5.0 out of 5 stars A classical of travel books
Starting a journey to one of the most mytical places on earth with an objective as vague and mytical as of Chatwin is a great begging for a book. The search for a ancestor place on history and the recount of his whereabouts on Patagonia with people from almost every place on earth is the book shortest description.
The search for an identity, a purpose in life are the...
Published on Jun 7 2002 by Pedro
3.0 out of 5 stars Not bad - Not great
Somewhere, at some point in time, I read that this book was the definitive travel book. And because I do a lot of travelling, and have thought about going to Patagonia, I figured what the heck. Might as well give this book a try.
First up, this book was definitely not what I expected. This book is more of a collection of anecdotal stories about Bruce...
Published on Nov 1 2009 by NorthVan Dave
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3.0 out of 5 stars Not bad - Not great,
This review is from: In Patagonia (Paperback)Somewhere, at some point in time, I read that this book was the definitive travel book. And because I do a lot of travelling, and have thought about going to Patagonia, I figured what the heck. Might as well give this book a try.
First up, this book was definitely not what I expected. This book is more of a collection of anecdotal stories about Bruce Chatwin's trip than anything else. I was expecting to read a story that was strung together through a series of colourful characters, etc. Kind of like City of Falling Angels by John Berendt. That book had a nice flow to it, interesting characters, and a good storyline. In Patagonia on the other hand, had none of this. And for me, this made reading the book kind of difficult.
There was no flow. There were no common characters (besides the author of course) and the writing was difficult to follow. So for these reasons, I did not like this book.
And then, I did like this book because the history that Chatwin passes along in the book about Patagonia is fantastic. You read about Butch Cassidy and the Sundance Kid. You learn about the struggles of the Indians. And you get a real feel for the land.
So. What's the final verdict then?
If you're looking for a book giving you the history of Patagonia, give this book a read. If you're looking for a story about Patagonia, then look elsewhere.
5.0 out of 5 stars A classical of travel books,
The search for an identity, a purpose in life are the main focus of the book. The beatifull description of Patagonia and its people are extraordinary.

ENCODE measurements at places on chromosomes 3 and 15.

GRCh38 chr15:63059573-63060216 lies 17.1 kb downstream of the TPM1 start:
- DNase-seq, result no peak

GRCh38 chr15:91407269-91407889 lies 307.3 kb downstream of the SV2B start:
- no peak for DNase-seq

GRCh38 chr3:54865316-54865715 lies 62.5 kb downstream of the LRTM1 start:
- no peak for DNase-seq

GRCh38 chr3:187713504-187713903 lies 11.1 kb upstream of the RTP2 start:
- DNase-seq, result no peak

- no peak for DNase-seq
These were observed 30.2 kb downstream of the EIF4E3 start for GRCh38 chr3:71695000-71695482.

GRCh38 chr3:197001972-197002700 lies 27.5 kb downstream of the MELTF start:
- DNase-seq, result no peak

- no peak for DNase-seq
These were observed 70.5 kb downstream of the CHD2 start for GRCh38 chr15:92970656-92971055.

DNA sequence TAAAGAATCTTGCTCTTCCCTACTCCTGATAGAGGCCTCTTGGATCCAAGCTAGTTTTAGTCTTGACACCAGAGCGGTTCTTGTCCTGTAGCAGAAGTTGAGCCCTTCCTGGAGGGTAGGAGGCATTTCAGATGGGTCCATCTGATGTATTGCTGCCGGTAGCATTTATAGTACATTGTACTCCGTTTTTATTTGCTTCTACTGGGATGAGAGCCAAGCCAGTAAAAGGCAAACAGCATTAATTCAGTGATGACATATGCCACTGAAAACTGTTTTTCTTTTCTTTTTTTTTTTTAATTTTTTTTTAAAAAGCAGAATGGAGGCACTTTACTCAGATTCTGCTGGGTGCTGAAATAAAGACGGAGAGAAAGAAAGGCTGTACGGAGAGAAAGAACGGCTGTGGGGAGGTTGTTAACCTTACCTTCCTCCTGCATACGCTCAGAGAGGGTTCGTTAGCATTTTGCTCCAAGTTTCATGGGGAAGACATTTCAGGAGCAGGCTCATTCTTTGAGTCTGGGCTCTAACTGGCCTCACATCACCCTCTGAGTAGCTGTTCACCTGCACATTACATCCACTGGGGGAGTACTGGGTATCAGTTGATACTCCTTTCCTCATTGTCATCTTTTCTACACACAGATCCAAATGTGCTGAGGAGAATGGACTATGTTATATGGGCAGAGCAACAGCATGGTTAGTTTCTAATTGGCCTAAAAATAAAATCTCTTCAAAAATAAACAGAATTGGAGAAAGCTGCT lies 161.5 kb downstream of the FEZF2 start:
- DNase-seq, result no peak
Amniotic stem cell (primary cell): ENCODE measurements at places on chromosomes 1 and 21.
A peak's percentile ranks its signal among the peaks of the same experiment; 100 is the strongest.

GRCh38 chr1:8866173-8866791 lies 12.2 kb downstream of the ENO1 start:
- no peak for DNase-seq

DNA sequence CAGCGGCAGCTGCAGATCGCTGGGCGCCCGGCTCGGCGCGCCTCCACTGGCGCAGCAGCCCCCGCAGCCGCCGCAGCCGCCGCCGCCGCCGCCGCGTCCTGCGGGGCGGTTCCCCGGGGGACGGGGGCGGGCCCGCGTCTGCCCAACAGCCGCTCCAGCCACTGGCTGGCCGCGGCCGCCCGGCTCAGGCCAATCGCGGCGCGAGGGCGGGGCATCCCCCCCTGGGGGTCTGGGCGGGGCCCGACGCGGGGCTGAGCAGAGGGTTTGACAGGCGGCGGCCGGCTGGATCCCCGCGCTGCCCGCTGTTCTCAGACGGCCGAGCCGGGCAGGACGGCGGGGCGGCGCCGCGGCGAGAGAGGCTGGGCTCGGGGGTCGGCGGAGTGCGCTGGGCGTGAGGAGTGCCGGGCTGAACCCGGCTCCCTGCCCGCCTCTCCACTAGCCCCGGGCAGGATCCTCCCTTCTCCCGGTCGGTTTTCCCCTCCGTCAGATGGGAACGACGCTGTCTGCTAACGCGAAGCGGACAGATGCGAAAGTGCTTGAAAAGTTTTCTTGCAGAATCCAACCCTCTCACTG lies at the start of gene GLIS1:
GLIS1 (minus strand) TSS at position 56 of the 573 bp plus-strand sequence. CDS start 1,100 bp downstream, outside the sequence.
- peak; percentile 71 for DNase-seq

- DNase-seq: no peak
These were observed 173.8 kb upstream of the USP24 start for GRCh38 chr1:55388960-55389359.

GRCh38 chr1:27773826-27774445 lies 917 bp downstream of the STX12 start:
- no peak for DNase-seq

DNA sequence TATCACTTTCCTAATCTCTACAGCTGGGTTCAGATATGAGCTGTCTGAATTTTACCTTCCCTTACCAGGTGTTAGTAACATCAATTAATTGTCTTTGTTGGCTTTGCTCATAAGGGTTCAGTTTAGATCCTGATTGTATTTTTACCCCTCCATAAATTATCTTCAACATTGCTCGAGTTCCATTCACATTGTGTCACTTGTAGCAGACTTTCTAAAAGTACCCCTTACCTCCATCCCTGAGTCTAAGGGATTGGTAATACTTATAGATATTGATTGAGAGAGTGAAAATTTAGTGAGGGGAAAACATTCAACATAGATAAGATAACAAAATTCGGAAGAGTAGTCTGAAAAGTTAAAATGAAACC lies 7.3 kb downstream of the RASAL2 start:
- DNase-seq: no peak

4.0 out of 5 stars In Patagonia Meet Bruce Chatwin!,
It was Bruce Chatwin's first published book. It recounts Chatwin's wide and varied travels in southern Chile and Argentina, known collectively as 'Patagonia'.
Chatwin's lively, stylish prose records the people and places that he saw on his six month tour of Patagonia. He colourfully describes the history, mythology and literary context of this strange place.
The book introduces the reader to some of Chatwin's most enduring literary themes: such as his fascination with a travelling or 'nomadic' lifestyle and his interest in the exotic and strange;
It sets the stage for later works such as The Viceroy of Ouidah and The Songlines.
My advice: READ IT!
5.0 out of 5 stars Seeking some skin,
Bruce Chatwin, driven by memories of his grandfather's strange artifact, takes us with him to
the farthest reaches of South America. His travels in that mysterious realm result in this
masterfully done account of journeys in Patagonia - southern Argentina and Chile. It's not an
exaggeration to praise this work as the first to supplement Darwin's. Both sought fossils,
although Chatwin's pursuit is rather more specific. Both described the land, the people and
events in the most captivating and readable manner. A rare treasure in travel literature, this
book is a timeless treasure.
Patagonia has been a haven for many European nationalities besides the Spanish. British,
Chatwin's presents a more knowledgeable view in discussing aboriginal people than that of
At the end, his original quest brings him to a cave visited by Charley Milward, wrecked ship's
4.0 out of 5 stars Patagonian Encounters,
1.0 out of 5 stars Superficial, silly, and utterly too-too,
And then on to the next jerk water town for more of the same. The book contains some pseudo-attempts at history but they are so obvious as to be questionable as regards facts; and also a bit of philolgy which is execrable because it is just plain wrong. This book offers, in fact, not a single solid or serious idea.
When I read Nicholas Shakespeare's supremely well written biography of Chatwin I realized I was reading about a person I would not like if I met him. But this should not keep me from enjoying the beauty of his writing. Well, everybody seemed to be saying his writing was beautiful but I fear everybody was wrong. His writing is not beautiful. As English prose it is barely acceptable.
3.0 out of 5 stars Human Fates,
But it is not exactly a travel book. Well, it does describe a lot of weird details of the region's history, geography and zoology some of which might be kinda funny when you're travelling there.
However, »In Patagonia« is more of a potpourri of human fates. Often it is pretty confusing to hold together the different characters and story-tellers and historical figures. So if you're not prepared for a not-too-easy read, refrain from this book.
1.0 out of 5 stars A cure for insomnia!!!!,
3.0 out of 5 stars A place you can't imagine...,
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In Patagonia by Bruce Chatwin (Paperback - Jan 19 1999)
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